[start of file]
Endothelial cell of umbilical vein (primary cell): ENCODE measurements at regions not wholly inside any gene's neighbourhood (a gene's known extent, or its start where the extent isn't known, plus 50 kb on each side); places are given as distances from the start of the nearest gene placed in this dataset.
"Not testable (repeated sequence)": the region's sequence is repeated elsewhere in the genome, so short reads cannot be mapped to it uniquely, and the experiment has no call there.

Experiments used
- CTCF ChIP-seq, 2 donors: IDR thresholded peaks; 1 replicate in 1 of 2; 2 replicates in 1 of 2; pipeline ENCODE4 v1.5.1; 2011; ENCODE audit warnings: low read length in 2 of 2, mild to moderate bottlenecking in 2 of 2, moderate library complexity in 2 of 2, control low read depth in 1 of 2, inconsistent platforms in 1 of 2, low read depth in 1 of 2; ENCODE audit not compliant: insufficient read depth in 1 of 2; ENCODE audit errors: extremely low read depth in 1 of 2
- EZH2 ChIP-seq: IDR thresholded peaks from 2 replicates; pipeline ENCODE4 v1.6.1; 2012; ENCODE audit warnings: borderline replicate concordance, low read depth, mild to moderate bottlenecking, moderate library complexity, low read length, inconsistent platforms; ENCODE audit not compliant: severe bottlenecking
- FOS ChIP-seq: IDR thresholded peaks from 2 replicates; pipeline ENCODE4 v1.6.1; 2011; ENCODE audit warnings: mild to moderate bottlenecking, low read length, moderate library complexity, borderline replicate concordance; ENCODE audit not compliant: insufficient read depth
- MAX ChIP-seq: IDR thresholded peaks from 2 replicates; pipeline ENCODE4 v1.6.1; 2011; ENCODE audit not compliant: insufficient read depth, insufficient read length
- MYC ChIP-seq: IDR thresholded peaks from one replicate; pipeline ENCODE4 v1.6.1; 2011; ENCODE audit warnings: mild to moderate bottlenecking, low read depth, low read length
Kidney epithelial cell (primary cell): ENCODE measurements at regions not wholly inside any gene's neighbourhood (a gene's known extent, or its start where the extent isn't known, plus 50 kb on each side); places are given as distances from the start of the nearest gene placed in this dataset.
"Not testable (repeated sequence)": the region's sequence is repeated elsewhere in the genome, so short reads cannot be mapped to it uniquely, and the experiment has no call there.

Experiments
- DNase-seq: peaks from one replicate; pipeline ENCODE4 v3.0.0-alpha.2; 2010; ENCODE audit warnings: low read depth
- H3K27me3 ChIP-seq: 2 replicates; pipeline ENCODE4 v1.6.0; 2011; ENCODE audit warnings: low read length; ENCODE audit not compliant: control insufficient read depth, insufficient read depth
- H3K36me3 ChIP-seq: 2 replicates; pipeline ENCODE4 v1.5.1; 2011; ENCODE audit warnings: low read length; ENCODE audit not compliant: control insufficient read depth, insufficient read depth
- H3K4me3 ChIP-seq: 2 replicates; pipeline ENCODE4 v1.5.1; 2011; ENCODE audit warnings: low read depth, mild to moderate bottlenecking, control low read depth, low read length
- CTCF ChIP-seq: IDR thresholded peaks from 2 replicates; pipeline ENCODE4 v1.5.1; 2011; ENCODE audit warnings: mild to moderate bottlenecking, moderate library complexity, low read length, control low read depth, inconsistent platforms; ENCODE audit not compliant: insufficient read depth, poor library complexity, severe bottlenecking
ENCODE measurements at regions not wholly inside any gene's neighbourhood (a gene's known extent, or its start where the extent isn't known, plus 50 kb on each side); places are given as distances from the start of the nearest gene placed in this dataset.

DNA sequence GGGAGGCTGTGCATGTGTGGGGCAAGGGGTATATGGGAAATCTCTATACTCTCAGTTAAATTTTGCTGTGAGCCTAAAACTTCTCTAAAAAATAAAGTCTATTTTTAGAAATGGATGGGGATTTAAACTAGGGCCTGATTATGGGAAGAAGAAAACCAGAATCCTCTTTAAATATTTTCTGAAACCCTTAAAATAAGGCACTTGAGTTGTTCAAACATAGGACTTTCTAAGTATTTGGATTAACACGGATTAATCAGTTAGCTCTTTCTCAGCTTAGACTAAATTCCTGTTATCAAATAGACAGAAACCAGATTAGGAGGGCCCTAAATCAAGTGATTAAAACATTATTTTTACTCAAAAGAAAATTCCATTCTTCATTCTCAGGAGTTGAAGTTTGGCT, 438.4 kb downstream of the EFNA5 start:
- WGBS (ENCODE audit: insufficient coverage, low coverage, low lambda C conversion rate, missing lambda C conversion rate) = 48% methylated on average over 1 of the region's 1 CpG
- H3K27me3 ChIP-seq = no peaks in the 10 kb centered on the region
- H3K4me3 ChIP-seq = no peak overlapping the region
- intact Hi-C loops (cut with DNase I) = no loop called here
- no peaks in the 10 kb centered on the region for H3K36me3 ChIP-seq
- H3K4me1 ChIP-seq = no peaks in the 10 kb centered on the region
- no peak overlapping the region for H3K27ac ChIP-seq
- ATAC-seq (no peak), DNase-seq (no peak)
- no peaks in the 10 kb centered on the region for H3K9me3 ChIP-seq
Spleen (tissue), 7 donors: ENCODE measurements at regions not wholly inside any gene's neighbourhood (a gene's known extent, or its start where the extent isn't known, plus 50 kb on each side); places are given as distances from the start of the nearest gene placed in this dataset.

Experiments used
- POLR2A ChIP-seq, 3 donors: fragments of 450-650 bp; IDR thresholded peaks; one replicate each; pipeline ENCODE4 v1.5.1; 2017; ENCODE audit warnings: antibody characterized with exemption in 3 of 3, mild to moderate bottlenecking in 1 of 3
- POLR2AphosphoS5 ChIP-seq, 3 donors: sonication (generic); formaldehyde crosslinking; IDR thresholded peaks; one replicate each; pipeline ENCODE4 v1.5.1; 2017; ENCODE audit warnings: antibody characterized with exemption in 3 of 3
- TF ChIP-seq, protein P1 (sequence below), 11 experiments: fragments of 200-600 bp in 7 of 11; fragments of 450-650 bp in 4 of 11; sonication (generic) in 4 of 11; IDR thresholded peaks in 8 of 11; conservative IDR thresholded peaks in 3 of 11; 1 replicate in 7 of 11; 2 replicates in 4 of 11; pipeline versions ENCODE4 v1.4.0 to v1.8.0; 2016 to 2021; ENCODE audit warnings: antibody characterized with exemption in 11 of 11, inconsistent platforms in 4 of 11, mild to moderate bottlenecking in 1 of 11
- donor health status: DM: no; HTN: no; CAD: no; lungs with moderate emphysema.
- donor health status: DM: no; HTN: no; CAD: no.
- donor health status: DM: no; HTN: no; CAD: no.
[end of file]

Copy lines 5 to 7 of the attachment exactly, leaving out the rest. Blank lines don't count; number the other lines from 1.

- EZH2 ChIP-seq: IDR thresholded peaks from 2 replicates; pipeline ENCODE4 v1.6.1; 2012; ENCODE audit warnings: borderline replicate concordance, low read depth, mild to moderate bottlenecking, moderate library complexity, low read length, inconsistent platforms; ENCODE audit not compliant: severe bottlenecking
- FOS ChIP-seq: IDR thresholded peaks from 2 replicates; pipeline ENCODE4 v1.6.1; 2011; ENCODE audit warnings: mild to moderate bottlenecking, low read length, moderate library complexity, borderline replicate concordance; ENCODE audit not compliant: insufficient read depth
- MAX ChIP-seq: IDR thresholded peaks from 2 replicates; pipeline ENCODE4 v1.6.1; 2011; ENCODE audit not compliant: insufficient read depth, insufficient read length